We know what pacing means in the context of running or exercise or “pacing oneself” with other activities such as drinking or working. When it comes to chronic pain, pacing is a skill that helps a person with pain to manage productivity and also increase ability to tolerate activity. Individuals with chronic pain tend to have some level of ebb and flow with their pain, some days are worse, and other days are better. On the days that are good, the individual tends to overcompensate with accomplishing tasks and engaging in activity they are not able to on bad days. What happens is, they exhaust themselves and then tend to experience a drop in energy and increase in pain the following day/days.
Pacing can be challenging but is a useful way to try to manage the ups and downs. This comes down to organization and planning.
How to Activity Pace:
Step 1: Determine what your most important activities are (playing with your kids, household tasks, walking the dog).
Step 2: Creating a schedule with these activities in it for small bits of time, break it up into parts which will help you to move around and engage in our next step.
Step 3: Planned breaks in activity. Especially after periods of activity, build in periods of relaxation, stretching, light walking prior to returning to activity.
- This cycle of activity and relaxation will be repeated daily.
- When you feel good, do not do more than the schedule allows, and on a bad day, try to keep up with your goals.
- Avoid remaining in one position for more than 30 minutes.
- Slowly increase activity as tolerated
I have attached an example of a worksheet you can use to plan pacing until it becomes a habit and second nature for you.
It took me until age today to realize how much time I spent talking myself into believing all of the things that I was bad at or couldn’t do. Somewhere along the way, I built up a system of lies that I told myself and others. “I am bad at math” (okay, that one is true). “I am not creative.” “I am not a tech person.” “I don’t have an entrepreneurial bone in my body.” Now this all plays into my self-deprecating sense of humor those that know me have come to love. However, I blindly subscribed to beliefs that have no basis in reality, except the math thing. How many adventures did this stop me from going on? What did these deeply rooted false beliefs prevent me from learning or growing from?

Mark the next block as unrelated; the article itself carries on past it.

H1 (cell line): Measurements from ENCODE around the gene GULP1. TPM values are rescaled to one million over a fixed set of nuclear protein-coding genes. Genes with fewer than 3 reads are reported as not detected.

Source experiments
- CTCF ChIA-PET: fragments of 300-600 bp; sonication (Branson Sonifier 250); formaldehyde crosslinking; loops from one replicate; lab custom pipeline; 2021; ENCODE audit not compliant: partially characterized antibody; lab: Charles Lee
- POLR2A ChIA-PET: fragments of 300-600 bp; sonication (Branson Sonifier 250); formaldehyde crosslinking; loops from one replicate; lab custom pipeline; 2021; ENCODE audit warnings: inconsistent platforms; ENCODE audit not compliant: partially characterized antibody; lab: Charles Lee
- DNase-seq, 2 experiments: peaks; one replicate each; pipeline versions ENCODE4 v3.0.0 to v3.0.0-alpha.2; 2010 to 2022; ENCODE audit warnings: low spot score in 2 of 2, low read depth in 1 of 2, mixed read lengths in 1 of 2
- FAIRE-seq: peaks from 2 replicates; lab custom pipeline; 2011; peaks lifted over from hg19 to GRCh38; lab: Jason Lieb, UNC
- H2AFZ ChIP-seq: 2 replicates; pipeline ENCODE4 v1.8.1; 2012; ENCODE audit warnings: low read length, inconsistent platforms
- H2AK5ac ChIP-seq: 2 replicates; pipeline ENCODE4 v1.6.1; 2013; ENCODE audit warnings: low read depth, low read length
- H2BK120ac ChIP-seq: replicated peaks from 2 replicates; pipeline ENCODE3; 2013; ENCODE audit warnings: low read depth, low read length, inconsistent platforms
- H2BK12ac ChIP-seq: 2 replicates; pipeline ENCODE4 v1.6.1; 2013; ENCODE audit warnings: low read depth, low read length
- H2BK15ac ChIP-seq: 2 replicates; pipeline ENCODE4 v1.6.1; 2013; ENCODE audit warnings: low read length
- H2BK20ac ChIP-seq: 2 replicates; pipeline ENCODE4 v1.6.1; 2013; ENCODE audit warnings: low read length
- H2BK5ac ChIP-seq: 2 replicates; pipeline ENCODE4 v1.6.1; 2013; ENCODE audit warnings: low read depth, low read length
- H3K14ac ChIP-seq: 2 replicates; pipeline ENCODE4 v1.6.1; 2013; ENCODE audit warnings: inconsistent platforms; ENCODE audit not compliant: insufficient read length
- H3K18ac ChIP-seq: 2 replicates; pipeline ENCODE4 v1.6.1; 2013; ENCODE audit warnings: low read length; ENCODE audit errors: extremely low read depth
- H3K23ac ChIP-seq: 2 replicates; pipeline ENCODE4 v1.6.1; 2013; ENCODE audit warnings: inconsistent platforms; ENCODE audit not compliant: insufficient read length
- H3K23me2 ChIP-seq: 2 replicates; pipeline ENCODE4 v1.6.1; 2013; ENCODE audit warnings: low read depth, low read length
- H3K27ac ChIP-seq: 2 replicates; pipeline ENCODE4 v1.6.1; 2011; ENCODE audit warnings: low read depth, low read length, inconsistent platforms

This realization could have caused me to spiral into all of the what ifs, but I am choosing to use it to reframe my future. My main therapeutic framework is Cognitive Behavioral Therapy which means I help people identify automatic negative thoughts that then lead to unwanted feelings and unwanted behavior. I am attempting to apply that process to this system of thoughts I developed probably very early on.
These new realizations came from a decision to build a private counseling practice. All of a sudden, I was filled with creative ideas, entrepreneurial ideas for how to use my skills to help people in a way that fits me. I designed my website and even used some basic coding skills. I got positive feedback about the site, some even asked if I might help with theirs. The thought “I am not a tech person” pops in. Look at all the evidence to the contrary. It appears, I am actually quite good at it.
“I am not creative.” No, I do not knit, paint or draw worth a crap. That does not mean that I am not creative in other ways. I can sing, build websites, have a lot of entrepreneurial ideas and other traits that do not fit the prescribed personality and profile I created for myself over the years.
Consider what lies you tell yourself about your abilities and things you think you are bad at or cannot do. We all have weaknesses (math), and that’s okay, but there are likely a number of things that you can do and are good at that you are unaware of. Become aware of the thought, recognize it, stop it in its tracks, question it, admit that it is untrue/irrational and then replace it with the truth.